Bit by bit, coin by coin, cryptos are crossing the Rubicon from speculation, from trading on exchanges … toward everyday spending.
The Thursday (May 13) earnings report from Coinbase shows that volatility still reigns, that bitcoin and its brethren still have volatility as a hallmark. But the exchange’s numbers show just how eager people are to trade cryptos — and by extension, become more familiar with them.
Of the total transaction-related revenues of $1.5 billion, more than 94 percent came from retail holders. Bitcoin still remains the dominant, go-to name (of sorts) in the space, as it accounted for 62 percent of total assets on the platform, and 39 percent of trading volumes. Monthly transacting users in the most recent quarter came in a 6.1 million, up from 1.3 million a year ago, and up from 2.8 million in the fourth quarter of 2020.
In broadening the crypto ecosystem, as reported late last month, PayPal users can link their wallets to Coinbase, the newly-publicly traded exchange, so that they can buy cryptocurrencies, including bitcoin (among others).
And in joint research from PYMNTS and BitPay, via The Cryptocurrency Payments Report: How Consumers Want To Use It To Shop And Pay, we found that not only is interest in cryptos ascendant, but the intention to use these digital offerings as a conduit in everyday commerce is on the rise.
Extrapolate the findings, and a sense of familiarity and, indeed, real-life interactions with cryptos emerges: The data, gleaned from more than 8,000 individuals earlier this year, extrapolated, implies that 12 percent of consumers (a projected 30 million) currently own one or more cryptocurrencies, 4.5 percent (11.5 million) have owned them in the past and 17 million non-owners may acquire cryptocurrency for making purchases in the near future.
A majority of those who own, or have owned, cryptos — at 57 percent — have made at least one purchase with their digital coins through the past year. And, signaling intent, 59 percent of those who have never owned cryptocurrencies want to use them to make purchases at some point in the future.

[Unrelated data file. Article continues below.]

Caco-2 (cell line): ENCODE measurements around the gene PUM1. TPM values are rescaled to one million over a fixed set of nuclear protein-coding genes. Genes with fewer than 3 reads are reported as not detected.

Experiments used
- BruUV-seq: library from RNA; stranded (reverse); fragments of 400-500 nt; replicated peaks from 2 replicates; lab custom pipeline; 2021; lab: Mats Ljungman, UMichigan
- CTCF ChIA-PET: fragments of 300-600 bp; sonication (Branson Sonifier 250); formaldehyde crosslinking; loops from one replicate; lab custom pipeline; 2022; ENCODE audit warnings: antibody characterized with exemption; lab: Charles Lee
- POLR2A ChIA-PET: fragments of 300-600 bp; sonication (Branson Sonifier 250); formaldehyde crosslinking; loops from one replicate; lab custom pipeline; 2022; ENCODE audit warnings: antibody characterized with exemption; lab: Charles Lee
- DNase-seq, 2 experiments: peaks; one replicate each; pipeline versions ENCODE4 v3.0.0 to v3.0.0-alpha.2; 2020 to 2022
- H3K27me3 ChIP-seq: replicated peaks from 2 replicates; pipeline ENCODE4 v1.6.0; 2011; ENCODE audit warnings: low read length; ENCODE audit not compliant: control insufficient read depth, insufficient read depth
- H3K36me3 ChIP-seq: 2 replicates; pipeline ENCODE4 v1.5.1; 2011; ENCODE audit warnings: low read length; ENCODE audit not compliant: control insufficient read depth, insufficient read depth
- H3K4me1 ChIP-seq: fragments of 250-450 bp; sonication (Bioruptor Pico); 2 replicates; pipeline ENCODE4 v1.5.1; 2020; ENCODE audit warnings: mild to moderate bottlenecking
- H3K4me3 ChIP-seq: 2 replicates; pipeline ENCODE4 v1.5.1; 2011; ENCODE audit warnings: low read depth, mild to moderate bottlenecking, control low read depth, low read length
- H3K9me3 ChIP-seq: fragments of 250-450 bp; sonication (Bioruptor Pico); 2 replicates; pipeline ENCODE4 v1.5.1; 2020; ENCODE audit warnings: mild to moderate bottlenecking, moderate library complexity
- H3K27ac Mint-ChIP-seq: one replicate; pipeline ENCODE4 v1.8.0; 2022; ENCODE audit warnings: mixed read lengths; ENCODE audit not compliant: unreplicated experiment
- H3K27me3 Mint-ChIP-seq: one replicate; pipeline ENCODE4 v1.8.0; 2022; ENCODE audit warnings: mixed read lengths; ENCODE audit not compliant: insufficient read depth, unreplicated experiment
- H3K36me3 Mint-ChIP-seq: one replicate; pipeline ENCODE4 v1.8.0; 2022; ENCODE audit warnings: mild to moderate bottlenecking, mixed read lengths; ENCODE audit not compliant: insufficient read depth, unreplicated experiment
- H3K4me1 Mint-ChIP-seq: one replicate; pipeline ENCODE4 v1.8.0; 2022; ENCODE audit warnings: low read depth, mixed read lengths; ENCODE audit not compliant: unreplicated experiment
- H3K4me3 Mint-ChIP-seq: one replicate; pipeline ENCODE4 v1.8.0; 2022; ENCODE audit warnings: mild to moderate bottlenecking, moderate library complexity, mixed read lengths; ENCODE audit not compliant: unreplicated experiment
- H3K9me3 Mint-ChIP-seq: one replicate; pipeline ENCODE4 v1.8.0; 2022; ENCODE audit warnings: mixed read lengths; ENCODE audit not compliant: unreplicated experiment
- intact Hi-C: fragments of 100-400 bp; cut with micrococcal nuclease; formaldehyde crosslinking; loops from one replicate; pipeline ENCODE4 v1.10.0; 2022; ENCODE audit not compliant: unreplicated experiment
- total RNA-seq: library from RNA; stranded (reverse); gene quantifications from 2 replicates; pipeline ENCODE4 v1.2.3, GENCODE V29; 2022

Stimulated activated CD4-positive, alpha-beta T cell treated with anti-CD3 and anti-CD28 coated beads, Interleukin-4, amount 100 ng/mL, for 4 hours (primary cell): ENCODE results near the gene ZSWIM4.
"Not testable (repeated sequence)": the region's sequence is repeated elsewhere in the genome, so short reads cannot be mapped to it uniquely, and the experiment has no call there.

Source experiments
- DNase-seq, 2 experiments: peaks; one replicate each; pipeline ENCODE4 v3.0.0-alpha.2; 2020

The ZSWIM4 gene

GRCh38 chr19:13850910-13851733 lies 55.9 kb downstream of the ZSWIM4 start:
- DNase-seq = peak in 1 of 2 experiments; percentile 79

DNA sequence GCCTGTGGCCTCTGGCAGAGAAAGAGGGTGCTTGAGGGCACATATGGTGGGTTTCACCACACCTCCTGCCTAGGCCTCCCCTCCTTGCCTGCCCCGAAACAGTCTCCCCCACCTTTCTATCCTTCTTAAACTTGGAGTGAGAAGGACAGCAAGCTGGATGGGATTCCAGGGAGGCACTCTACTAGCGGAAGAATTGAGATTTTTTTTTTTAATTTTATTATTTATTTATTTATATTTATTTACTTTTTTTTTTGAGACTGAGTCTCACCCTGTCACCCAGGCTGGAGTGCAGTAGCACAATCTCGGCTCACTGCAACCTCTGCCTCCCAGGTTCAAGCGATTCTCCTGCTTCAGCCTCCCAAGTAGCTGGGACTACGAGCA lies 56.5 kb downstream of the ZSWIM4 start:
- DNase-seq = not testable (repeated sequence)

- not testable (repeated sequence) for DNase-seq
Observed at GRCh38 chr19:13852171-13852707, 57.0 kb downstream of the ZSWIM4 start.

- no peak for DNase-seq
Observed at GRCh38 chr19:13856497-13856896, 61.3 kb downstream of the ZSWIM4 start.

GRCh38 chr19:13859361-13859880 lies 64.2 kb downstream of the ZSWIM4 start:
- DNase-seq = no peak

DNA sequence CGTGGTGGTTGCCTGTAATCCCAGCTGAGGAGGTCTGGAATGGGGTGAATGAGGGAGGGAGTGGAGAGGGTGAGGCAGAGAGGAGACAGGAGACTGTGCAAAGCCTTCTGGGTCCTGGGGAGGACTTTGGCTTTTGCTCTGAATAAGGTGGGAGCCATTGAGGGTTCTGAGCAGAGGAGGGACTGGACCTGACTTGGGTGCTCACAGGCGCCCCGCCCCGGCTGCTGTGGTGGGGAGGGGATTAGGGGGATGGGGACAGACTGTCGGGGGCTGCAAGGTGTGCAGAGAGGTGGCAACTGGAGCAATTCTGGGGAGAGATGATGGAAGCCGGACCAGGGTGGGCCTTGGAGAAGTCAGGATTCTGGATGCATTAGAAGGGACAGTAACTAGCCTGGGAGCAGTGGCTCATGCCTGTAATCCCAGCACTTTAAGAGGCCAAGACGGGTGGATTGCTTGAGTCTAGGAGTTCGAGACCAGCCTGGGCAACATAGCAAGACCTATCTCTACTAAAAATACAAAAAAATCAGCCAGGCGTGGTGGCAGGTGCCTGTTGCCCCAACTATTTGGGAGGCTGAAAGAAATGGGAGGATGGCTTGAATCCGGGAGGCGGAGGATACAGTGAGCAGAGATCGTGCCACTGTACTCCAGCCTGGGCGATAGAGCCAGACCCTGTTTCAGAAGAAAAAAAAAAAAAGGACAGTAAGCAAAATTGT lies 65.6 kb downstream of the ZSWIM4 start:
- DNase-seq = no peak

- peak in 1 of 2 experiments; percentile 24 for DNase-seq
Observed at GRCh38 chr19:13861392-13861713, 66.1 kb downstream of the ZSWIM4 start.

Take those numbers into account, then, and it seems we are moving well beyond simply trading the coins, and using them as trading vehicles.
As to just where the spending may occur: the PYMNTS/BitPay report found that 46 million consumers, or about 18 percent of the population, would use crypto for retail purchases, regardless of whether they own cryptos at this moment or not.
The ownership cuts skews a bit younger and toward the middle and-upper class. Our research shows that about 19 percent of owners are millennials (and that more than 27 percent of all millennials and bridge millennials have owned cryptos or currently own them), and 16 percent of holders make between $50,000 and $100,000.
And everyday commerce might see crypto spent across categories like groceries, gaming and clothing. Roughly a quarter of owners who have used cryptocurrencies to buy goods and services have spent their holdings in at least one of those categories.
Drilling down a bit, the top five things current and former millennial cryptocurrency owners would consider paying for with cryptocurrencies would include are travel and leisure (62 percent), real estate (60 percent), professional services (58 percent), furniture and appliances (57 percent) and financial services (56 percent).
Read More On Cryptocurrency:
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May 14, 2021 at 04:14PM